Representation has been defined as the use of signs to stand for something else. Representation is important to artists and designer for several reasons: 1) It is an embodied phenomenon that brings language and sensory perception together to make sense of reality; 2) The internalized affects, knowledge, and values of human communities are externalized and made concrete into artefacts of culture through the use of representation. 3) It plays an important role in the way that human beings understand and express the ethos (character and spirit) of the society in which they live.
The course is devoted to the research, analysis and study of representation as an embodied phenomenon that plays an important role in the production of artefacts of human culture. The course seeks to offer participants a holistic approach to the topic of representation. Rather than a mimetic gesture, a systems-oriented, research-based approach into the notion of representation can lead the art and design scholar to discern and evaluate the context and reasons why an artist or a designer might have chosen a particular set of tools, or decided on a particular theme, topic, or strategy for the realization a given work.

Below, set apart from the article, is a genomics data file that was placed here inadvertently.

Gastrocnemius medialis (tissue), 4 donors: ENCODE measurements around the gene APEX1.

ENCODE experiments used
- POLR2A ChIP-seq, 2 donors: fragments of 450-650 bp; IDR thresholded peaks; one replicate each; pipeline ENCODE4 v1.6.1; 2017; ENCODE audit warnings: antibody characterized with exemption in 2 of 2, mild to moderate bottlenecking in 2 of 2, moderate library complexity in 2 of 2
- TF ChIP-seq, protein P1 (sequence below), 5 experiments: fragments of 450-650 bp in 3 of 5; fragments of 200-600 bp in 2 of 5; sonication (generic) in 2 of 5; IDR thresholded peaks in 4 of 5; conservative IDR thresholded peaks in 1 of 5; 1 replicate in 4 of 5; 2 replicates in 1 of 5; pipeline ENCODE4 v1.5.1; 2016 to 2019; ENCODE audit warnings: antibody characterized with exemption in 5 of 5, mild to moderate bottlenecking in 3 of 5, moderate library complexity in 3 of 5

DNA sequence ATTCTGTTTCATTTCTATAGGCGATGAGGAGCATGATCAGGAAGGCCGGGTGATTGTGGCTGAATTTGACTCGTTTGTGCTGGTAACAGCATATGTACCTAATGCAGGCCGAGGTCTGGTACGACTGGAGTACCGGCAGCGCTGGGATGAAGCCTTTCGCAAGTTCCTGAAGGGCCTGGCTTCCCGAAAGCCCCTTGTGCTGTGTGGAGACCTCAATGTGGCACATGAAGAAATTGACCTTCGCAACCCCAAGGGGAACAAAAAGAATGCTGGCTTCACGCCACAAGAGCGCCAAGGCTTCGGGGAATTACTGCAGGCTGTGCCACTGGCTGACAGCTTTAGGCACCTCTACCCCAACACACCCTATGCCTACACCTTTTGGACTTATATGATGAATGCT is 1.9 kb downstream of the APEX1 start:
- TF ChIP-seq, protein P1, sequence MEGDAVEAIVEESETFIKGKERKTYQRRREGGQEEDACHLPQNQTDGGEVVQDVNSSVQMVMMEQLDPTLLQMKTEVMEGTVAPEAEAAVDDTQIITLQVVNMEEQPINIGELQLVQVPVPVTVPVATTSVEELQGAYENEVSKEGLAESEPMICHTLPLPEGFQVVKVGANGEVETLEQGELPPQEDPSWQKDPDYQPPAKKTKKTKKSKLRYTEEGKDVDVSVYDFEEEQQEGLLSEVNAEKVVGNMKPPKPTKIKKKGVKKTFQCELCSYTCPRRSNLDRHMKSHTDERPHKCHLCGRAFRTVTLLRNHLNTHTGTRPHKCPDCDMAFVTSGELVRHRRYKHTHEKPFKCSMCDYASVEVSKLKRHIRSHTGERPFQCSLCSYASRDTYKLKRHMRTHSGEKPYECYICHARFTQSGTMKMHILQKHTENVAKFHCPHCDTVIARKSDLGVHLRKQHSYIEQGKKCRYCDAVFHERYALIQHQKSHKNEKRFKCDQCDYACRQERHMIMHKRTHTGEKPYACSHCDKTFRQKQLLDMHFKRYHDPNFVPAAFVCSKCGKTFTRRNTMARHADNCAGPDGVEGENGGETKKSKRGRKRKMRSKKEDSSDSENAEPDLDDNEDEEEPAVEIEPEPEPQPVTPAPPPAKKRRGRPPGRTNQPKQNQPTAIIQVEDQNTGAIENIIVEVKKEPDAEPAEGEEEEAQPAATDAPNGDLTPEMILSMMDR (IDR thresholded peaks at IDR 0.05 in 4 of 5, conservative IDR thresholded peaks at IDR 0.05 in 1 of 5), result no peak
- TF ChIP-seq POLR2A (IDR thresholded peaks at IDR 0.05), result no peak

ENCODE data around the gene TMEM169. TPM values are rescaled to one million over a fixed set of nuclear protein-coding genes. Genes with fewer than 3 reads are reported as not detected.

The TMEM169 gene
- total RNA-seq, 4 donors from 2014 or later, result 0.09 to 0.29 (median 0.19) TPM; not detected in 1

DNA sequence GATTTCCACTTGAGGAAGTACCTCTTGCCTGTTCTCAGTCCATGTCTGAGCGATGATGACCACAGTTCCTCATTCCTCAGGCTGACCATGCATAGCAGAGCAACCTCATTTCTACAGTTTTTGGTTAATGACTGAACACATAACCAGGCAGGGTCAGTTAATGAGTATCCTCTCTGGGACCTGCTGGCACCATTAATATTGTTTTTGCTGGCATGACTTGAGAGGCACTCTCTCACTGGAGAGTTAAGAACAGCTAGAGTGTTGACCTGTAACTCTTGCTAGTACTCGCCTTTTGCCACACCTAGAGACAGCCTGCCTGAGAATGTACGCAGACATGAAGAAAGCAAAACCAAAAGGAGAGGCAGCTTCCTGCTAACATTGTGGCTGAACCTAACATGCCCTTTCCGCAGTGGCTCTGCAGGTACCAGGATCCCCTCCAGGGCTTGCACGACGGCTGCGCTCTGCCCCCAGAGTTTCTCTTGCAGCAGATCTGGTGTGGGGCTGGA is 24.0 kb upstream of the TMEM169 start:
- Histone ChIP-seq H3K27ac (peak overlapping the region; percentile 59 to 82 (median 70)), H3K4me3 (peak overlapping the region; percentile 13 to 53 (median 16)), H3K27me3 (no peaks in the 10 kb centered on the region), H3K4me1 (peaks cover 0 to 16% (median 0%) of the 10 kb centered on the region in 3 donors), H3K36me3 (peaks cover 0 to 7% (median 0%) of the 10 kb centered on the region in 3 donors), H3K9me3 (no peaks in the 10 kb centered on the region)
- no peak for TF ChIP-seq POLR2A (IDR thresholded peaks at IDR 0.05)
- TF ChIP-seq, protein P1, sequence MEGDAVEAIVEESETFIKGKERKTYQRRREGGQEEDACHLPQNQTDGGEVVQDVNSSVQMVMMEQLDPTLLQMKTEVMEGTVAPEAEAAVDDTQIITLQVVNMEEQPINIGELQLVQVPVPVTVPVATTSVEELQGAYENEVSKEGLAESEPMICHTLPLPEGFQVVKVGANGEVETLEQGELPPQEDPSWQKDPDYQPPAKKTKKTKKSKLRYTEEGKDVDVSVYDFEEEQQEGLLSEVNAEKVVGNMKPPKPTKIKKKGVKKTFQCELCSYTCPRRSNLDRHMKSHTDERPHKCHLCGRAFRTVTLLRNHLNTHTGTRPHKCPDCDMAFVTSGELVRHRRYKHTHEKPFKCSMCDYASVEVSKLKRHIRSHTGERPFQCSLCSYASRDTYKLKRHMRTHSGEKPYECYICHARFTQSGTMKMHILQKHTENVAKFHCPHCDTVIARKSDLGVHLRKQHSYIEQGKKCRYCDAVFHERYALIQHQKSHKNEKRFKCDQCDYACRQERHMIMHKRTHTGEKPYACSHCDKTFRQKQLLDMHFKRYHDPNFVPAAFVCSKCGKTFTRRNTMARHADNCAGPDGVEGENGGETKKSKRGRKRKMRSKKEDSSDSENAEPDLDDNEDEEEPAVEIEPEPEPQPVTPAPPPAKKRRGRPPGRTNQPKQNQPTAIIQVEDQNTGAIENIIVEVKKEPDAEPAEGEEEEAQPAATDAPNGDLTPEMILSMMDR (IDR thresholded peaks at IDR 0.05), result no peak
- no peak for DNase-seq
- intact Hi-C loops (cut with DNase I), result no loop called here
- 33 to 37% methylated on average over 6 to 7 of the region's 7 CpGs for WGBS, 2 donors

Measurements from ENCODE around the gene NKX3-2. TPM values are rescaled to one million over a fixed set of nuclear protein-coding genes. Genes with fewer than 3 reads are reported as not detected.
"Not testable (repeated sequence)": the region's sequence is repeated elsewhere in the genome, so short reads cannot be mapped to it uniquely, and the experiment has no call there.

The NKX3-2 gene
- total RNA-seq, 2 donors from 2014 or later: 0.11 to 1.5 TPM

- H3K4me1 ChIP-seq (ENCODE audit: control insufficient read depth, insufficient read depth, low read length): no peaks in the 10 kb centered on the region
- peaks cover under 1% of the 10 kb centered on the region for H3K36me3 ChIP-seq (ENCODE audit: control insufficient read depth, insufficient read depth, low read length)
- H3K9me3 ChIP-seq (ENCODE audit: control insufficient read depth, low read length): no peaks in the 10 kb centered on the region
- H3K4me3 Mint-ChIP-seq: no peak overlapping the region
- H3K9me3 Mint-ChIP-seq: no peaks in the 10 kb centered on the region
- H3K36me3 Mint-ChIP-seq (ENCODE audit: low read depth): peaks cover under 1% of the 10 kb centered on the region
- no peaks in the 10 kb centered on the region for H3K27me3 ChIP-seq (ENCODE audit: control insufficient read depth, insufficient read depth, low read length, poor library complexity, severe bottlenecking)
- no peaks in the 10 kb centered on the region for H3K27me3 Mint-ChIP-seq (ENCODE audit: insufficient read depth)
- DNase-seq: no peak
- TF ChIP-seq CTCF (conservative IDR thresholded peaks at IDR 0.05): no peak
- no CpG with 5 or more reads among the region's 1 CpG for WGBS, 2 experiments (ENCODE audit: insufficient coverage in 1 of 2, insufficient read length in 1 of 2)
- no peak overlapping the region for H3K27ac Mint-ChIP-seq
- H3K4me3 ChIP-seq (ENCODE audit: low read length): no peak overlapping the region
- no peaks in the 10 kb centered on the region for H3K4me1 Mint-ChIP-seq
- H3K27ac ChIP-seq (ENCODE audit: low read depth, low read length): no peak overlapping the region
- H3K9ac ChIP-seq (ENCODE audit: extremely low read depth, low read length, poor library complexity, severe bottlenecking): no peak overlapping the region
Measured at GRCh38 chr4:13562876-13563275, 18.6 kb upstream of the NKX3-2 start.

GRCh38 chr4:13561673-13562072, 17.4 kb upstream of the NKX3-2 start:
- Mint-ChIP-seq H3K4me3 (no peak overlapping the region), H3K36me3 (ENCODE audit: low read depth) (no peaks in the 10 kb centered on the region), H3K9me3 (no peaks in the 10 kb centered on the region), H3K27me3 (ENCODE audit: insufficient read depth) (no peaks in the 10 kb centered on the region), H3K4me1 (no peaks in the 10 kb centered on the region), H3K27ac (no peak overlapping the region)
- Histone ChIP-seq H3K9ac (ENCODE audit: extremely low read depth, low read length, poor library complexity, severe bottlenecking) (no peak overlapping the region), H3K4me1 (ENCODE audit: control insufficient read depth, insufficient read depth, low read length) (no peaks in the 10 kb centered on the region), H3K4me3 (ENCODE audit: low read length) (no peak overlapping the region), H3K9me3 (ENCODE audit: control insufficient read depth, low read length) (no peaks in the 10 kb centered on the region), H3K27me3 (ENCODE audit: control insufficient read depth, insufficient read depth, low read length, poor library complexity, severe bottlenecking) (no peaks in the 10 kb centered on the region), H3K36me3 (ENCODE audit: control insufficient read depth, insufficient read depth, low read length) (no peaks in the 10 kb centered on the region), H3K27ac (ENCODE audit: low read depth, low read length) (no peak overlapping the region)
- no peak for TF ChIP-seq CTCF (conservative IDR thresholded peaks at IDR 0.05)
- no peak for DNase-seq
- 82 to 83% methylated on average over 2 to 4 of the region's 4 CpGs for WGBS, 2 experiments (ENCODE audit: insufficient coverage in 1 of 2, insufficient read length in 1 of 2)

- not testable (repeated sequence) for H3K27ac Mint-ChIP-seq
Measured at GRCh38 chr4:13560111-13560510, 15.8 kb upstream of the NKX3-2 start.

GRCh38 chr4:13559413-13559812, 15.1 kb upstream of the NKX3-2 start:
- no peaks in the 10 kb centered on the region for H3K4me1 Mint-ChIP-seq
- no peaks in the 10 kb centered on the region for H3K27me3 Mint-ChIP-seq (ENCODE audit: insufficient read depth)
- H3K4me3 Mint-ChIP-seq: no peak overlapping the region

Participants attend lectures and presentations and also engage in discussions. Diverse forms of knowledge – including one design sketch exercise – are gathered into a Learning Diary that also records the author's reflective processes. During the Spring 2020, students participate in the Beyond Matter – Cultural Heritage on the Verge of Virtual Reality project.